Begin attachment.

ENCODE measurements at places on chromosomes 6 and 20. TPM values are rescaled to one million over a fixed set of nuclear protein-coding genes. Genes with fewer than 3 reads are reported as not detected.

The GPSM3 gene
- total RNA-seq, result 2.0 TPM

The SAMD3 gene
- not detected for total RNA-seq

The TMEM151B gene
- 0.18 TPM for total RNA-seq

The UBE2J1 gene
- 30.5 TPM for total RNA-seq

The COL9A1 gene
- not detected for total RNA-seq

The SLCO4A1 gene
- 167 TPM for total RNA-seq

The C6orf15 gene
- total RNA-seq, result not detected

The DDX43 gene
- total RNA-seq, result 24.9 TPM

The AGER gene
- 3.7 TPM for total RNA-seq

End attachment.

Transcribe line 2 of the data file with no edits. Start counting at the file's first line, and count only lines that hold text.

The GPSM3 gene